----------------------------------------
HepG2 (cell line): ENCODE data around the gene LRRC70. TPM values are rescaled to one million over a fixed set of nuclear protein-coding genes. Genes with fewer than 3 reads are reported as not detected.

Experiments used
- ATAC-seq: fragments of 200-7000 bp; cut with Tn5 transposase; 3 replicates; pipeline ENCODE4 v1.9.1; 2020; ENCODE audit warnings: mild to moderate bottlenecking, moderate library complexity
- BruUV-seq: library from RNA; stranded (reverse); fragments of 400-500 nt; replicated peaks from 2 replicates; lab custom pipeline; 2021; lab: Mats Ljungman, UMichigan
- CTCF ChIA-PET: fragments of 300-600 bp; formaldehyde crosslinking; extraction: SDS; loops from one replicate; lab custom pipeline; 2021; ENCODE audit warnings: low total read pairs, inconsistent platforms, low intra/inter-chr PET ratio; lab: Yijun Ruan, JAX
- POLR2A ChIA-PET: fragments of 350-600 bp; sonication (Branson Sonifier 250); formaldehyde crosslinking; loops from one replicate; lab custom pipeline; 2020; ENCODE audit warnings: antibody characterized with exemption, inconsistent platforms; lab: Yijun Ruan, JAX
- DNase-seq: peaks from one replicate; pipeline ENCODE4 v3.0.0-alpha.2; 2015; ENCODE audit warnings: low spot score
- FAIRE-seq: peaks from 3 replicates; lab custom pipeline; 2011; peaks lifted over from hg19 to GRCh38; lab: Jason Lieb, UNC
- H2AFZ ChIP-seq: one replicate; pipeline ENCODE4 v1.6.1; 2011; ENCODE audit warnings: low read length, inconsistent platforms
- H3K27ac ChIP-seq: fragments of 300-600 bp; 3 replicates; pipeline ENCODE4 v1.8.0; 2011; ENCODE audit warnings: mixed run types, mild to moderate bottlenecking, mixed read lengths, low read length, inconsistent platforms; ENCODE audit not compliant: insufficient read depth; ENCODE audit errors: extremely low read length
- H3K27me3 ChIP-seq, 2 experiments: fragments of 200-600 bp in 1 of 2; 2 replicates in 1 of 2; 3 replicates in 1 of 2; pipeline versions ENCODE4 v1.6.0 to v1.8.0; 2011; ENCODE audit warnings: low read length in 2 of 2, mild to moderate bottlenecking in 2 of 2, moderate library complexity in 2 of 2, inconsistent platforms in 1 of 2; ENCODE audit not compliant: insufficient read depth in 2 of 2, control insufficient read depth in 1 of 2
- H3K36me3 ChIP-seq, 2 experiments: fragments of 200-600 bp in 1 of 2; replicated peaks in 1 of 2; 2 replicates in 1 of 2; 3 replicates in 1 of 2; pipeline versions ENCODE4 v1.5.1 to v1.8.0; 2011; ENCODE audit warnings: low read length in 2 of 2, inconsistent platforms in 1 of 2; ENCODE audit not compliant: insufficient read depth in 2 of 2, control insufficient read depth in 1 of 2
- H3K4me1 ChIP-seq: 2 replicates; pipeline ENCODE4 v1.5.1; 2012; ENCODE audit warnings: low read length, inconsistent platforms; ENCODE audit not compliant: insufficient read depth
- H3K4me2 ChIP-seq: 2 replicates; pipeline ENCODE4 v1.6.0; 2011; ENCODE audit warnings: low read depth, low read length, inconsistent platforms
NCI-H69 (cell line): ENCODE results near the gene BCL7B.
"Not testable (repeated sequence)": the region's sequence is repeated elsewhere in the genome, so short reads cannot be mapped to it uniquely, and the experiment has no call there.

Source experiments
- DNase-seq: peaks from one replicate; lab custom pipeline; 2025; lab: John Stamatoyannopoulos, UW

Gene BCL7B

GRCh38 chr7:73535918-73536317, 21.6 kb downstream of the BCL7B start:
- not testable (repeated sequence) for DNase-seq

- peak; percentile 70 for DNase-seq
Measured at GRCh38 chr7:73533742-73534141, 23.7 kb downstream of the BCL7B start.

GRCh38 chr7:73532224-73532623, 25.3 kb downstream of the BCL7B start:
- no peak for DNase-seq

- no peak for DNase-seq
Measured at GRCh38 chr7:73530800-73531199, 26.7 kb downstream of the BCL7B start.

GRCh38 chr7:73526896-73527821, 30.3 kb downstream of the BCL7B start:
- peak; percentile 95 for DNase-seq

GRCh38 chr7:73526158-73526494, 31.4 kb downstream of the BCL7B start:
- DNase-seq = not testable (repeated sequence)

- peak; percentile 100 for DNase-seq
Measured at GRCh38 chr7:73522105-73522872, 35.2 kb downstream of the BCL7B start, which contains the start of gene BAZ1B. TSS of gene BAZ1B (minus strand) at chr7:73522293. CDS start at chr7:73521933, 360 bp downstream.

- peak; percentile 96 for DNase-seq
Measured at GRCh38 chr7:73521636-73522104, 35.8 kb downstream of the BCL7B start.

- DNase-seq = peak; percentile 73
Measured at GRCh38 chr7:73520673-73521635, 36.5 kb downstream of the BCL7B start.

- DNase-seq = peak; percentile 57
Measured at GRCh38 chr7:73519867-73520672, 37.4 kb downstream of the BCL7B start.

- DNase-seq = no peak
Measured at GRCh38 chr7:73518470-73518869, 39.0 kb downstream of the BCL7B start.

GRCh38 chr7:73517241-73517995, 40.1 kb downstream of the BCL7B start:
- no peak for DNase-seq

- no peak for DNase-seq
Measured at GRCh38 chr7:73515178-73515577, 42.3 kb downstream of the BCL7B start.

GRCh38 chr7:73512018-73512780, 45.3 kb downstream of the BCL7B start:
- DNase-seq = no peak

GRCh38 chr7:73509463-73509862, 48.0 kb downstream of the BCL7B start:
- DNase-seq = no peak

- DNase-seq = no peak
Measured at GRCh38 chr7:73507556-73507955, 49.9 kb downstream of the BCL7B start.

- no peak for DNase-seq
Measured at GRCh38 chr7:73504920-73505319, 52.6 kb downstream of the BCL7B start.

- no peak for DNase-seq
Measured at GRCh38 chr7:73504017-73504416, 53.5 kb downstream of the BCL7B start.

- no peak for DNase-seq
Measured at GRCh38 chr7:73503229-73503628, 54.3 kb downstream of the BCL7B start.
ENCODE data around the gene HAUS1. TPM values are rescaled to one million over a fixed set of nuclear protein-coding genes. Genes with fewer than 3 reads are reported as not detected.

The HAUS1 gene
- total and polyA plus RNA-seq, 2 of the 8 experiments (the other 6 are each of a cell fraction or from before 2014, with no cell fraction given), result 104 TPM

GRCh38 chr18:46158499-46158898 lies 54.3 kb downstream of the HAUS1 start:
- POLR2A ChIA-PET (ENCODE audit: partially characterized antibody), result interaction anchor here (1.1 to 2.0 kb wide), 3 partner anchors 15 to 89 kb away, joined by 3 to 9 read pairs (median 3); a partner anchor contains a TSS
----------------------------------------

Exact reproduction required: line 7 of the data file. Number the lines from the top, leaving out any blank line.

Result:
- DNase-seq: peaks from one replicate; pipeline ENCODE4 v3.0.0-alpha.2; 2015; ENCODE audit warnings: low spot score